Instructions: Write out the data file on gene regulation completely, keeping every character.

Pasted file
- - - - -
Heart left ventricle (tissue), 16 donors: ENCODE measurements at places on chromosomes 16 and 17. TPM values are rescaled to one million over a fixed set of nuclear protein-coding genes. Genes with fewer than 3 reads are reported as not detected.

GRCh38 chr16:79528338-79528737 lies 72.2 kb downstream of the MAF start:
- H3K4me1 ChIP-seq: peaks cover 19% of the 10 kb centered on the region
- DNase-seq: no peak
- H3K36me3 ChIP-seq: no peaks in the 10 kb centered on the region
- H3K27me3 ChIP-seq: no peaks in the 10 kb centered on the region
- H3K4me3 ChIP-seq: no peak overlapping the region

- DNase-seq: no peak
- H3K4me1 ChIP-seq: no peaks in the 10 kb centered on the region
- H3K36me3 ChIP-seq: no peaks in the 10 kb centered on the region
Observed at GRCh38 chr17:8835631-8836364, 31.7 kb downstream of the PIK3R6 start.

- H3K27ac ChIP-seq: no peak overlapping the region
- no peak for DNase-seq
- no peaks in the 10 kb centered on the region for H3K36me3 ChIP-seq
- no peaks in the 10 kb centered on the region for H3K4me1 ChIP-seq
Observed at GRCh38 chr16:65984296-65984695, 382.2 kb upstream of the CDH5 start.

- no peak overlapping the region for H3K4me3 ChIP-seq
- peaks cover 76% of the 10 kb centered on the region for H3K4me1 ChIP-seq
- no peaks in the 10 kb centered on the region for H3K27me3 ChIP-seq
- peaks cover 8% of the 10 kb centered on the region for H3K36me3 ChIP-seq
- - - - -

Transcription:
Heart left ventricle (tissue), 16 donors: ENCODE measurements at places on chromosomes 16 and 17. TPM values are rescaled to one million over a fixed set of nuclear protein-coding genes. Genes with fewer than 3 reads are reported as not detected.

GRCh38 chr16:79528338-79528737 lies 72.2 kb downstream of the MAF start:
- H3K4me1 ChIP-seq: peaks cover 19% of the 10 kb centered on the region
- DNase-seq: no peak
- H3K36me3 ChIP-seq: no peaks in the 10 kb centered on the region
- H3K27me3 ChIP-seq: no peaks in the 10 kb centered on the region
- H3K4me3 ChIP-seq: no peak overlapping the region

- DNase-seq: no peak
- H3K4me1 ChIP-seq: no peaks in the 10 kb centered on the region
- H3K36me3 ChIP-seq: no peaks in the 10 kb centered on the region
Observed at GRCh38 chr17:8835631-8836364, 31.7 kb downstream of the PIK3R6 start.

- H3K27ac ChIP-seq: no peak overlapping the region
- no peak for DNase-seq
- no peaks in the 10 kb centered on the region for H3K36me3 ChIP-seq
- no peaks in the 10 kb centered on the region for H3K4me1 ChIP-seq
Observed at GRCh38 chr16:65984296-65984695, 382.2 kb upstream of the CDH5 start.

- no peak overlapping the region for H3K4me3 ChIP-seq
- peaks cover 76% of the 10 kb centered on the region for H3K4me1 ChIP-seq
- no peaks in the 10 kb centered on the region for H3K27me3 ChIP-seq
- peaks cover 8% of the 10 kb centered on the region for H3K36me3 ChIP-seq